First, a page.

Careers at the Rapidly Shifting Human-Technology Frontier By Dr. Fahmida N. Choudhary

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The last decade has witnessed rapid progress in science and technology and several breakthroughs that have resulted in the shifting of the human-technology frontier. The global pandemic generated a large perturbation with long term implications in both technological and societal realms. In this context, I argue that engineering careers should include not only technical fields but also science and technology management and administration, education, communication, ethics, and policy/diplomacy at local, national, and international levels. Adopting such a broad viewpoint will open many interesting and highly satisfactory career paths for our community and may bring personal and professional fulfillment in unexpected ways.

Fahmida N Chowdhury

Biography:

Dr. Fahmida Chowdhury is a Program Director in the NSF Office of International Science and Engineering (OISE). She has served at the National Science Foundation since February 2008. Prior to joining OISE, she was a Program Director in the Directorate for Social, Behavioral and Economic Sciences (SBE) and ran programs in the SBE Office of Multidisciplinary Activities (SMA). Besides her core program responsibilities, she has served on Foundation-wide Working Groups for Cyber-Enabled Discovery and Innovation (CDI), the SEES Fellows program, as well as the multi-directorate (and jointly with the National Institutes of Health) Working Group on Smart and Connected Health (SCH).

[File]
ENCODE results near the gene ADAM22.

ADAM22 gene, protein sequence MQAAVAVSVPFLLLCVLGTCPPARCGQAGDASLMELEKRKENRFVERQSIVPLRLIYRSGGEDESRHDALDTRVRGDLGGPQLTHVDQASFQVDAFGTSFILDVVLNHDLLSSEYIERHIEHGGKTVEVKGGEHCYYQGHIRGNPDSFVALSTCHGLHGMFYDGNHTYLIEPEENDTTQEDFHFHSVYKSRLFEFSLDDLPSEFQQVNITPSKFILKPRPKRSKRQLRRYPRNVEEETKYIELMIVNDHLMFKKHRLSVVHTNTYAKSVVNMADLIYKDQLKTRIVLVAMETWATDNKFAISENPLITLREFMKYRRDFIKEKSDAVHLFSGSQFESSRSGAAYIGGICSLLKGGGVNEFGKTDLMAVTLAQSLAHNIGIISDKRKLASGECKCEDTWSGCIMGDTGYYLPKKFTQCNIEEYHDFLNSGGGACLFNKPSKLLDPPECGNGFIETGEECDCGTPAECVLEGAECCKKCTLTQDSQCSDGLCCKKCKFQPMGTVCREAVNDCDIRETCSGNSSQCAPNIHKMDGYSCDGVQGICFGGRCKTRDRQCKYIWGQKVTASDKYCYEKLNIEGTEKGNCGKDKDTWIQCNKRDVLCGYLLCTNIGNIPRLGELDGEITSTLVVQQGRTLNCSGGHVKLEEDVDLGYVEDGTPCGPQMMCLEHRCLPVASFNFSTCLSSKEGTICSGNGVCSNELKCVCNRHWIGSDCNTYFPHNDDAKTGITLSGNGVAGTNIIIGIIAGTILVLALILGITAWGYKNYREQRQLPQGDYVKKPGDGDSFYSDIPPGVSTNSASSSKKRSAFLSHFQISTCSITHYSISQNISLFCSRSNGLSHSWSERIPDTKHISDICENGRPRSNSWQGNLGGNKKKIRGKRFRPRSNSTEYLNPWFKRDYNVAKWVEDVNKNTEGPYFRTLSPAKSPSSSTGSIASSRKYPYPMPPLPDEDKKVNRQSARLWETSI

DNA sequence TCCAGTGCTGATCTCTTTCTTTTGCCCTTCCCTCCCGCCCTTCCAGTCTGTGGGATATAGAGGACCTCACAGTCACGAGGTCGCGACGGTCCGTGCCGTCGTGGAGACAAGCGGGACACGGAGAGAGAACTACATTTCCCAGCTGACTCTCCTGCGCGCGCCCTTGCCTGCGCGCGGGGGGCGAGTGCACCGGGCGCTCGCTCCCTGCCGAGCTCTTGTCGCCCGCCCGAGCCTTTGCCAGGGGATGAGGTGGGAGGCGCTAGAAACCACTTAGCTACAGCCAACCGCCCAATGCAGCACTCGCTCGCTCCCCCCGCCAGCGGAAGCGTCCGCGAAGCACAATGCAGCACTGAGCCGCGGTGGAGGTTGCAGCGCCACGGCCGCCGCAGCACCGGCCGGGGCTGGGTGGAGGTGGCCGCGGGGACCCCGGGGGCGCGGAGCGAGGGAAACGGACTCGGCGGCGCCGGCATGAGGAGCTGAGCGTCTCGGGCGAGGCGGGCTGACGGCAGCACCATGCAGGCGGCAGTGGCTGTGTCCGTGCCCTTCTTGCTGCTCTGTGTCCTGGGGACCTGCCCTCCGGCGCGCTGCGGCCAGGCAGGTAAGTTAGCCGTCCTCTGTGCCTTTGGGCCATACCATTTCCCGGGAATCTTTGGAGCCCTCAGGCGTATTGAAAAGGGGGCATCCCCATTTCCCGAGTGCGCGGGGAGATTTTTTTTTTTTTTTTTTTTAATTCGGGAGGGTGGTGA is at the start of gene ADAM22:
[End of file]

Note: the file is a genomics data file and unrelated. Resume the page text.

Before joining NSF in 2008, she was a Professor of Electrical and Computer Engineering at the University of Louisiana, Lafayette, LA, where she held the W. Hansen Hall and Mary O. Hall Endowed Chair in Computer Engineering. She has also held academic positions at Michigan Technological University, Southern University (Baton Rouge), Louisiana State University (Baton Rouge) and Bangladesh University of Engineering and Technology (Dhaka, Bangladesh).

Fahmida was born in Bangladesh. After receiving her Higher Secondary Certificate (equivalent to High School Graduation in the U.S.) from Holy Cross College, Dhaka, she won a scholarship to study in the Soviet Union in 1974. She received a combined BSc/MSc degree (with High Honors, MSc thesis written in Russian) in electromechanical engineering from Moscow Power Engineering Institute, Moscow, Russia, in 1980. She obtained her PhD in electrical engineering (major: system theory; minor: mathematics), from Louisiana State University, Baton Rouge, Louisiana in 1988.

Her research interests include complex systems modeling and analysis, non-traditional applications of dynamic systems theory, and detection of abnormal conditions (faults) in dynamic systems. She is interested in robust system design via active detection and adaptation, as opposed to simple redundancy or other passive techniques, because passive robustness frequently results in reduced optimality.

Dr. Chowdhury is an Associate Editor for the IEEE (Institute of Electrical and Electronics Engineers) Transactions on Artificial Intelligence, and for the IEEE Transactions on Technology and Society. In the past, she has served as Associate Editor of two other IEEE Transactions: on Control Systems Technology and on Neural Networks, as well as the International Journal of Applied Mathematics and Computer Science. She has served as elected member of the IEEE Control System Society's Board of Governors, and the IEEE Computational Intelligence Society's AdCOM. She is also an IEEE Distinguished Lecturer for the Society of Social Implications of Technology (SSIT).